Carter Bank made significant progress addressing asset quality and compliance issues last year, Van Dyke said. As a result, he expressed optimism that the bank might soon be freed from a BSA-AML-related consent order it signed in October 2016. At the same time, investors have responded positively to efforts to "cleanse our balance sheet."
The investor base includes First Citizens BancShares in Raleigh, N.C., which has permission from the Federal Reserve to own up to 9% of the bank's stock.
"I feel good about where we're at and still see a pretty good runway on this economy," Van Dyke said.
“We had to have digital channels,” Van Dyke added. “I can’t ask our folks to go out and sell checking accounts without giving them the features our competitors have.”
Carter Bank’s late-stage adoption of digital banking lends its core deposit campaign a unique twist. In a broader sense, though, it’s one of scores of small banks that are scrambling to secure cheaper funding after years of near-zero interest rates lulled them into a reliance on wholesale money.
At the $803 million-asset Katahdin Bankshares, bankers “are out turning over every rock and seeking every dollar,” said Jon Prescott, the Houlton, Maine, company's president and CEO. Total deposits at Katahdin rose by just 1% last year, totaling $657 million. Its interest expense jumped by 29%.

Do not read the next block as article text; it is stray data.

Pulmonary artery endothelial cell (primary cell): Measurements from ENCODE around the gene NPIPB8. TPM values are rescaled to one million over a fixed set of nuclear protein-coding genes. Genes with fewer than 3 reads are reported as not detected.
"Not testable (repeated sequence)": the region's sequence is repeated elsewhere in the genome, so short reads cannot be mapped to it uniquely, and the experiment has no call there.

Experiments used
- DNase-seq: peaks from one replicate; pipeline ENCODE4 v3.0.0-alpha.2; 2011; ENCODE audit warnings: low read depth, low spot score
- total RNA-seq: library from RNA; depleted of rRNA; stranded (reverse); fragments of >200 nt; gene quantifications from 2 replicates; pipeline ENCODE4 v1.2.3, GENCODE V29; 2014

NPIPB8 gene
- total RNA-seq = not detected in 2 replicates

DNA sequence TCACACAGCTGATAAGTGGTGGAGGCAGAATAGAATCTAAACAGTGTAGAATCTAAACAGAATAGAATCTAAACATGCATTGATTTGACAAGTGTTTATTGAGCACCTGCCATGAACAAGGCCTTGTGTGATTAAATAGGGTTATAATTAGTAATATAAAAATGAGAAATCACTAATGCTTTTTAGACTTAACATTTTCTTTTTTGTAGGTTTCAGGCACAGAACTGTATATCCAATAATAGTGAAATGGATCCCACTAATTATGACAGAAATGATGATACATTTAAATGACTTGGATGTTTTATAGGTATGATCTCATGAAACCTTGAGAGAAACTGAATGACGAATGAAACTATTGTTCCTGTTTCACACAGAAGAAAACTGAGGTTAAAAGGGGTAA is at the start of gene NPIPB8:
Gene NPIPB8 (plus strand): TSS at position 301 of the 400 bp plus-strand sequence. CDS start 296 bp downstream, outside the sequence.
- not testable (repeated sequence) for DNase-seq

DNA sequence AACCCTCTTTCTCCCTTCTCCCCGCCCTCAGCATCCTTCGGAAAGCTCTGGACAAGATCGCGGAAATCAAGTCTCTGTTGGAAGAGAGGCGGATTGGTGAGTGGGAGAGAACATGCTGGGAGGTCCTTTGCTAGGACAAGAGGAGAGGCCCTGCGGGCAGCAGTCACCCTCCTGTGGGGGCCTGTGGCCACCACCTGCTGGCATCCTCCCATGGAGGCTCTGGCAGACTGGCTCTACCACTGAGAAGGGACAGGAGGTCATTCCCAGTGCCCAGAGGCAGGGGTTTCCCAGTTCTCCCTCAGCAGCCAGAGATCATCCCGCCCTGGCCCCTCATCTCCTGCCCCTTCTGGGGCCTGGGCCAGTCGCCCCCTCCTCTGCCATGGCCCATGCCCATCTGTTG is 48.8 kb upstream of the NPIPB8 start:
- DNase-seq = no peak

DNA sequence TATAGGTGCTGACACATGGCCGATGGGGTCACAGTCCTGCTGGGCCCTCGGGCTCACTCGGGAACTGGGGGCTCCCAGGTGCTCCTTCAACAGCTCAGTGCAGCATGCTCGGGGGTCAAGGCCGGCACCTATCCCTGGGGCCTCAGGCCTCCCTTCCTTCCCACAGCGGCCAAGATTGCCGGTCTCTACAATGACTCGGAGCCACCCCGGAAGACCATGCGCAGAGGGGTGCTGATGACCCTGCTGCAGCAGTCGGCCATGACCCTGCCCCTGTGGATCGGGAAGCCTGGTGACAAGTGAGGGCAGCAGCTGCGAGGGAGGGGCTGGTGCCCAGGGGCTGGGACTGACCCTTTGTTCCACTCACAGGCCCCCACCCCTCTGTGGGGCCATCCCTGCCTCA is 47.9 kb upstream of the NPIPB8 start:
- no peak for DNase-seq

Katahdin had managed to reduce the ratio of wholesale funding to total deposits to 15% last year from 24% in 2016. But rising interest rates have created a sense of urgency to lower that percantage even more.
So Katahdin hired a relationship officer for southern Maine and has reemphasized the need to bring in low-cost deposits. Moreover, "expending additional resources [on the effort] isn’t out of the question,” Prescott added.
Carter Bank, meanwhile, has taken other steps to modernize.
In August, the bank unveiled a consolidated call center to standardize how it handles the 1,000-plus daily calls it receives. Prior to that, calls were dispersed to branches, “so the way they were addressed was inconsistent,” Van Dyke said.
Van Dyke recently hired a former colleague, Tami Buttrey, as chief retail banking officer. She will be responsible for bringing consistency to the bank’s 105 branches, an outcome that had never received significant focus. When the company organized a three-day session with the branch managers last month, it marked the first time that those managers had ever met together.
“We want to create a consistent customer focus throughout the footprint,” Van Dyke said.
While initiatives such as online banking, along with a plan to add Carter Bank to the Nasdaq, are moves the bank’s late founder never seriously considered, Van Dyke said Carter had accepted the need for change prior to his untimely passing.
“It was his wish and desire,” Van Dyke said.
The bank “had reached an inflection point,” Van Dyke added. “It needed a change agent, but because of Mr. Carter’s age and health coupled with regulatory pressures, he realized he couldn’t be that, so he brought me in to do it.”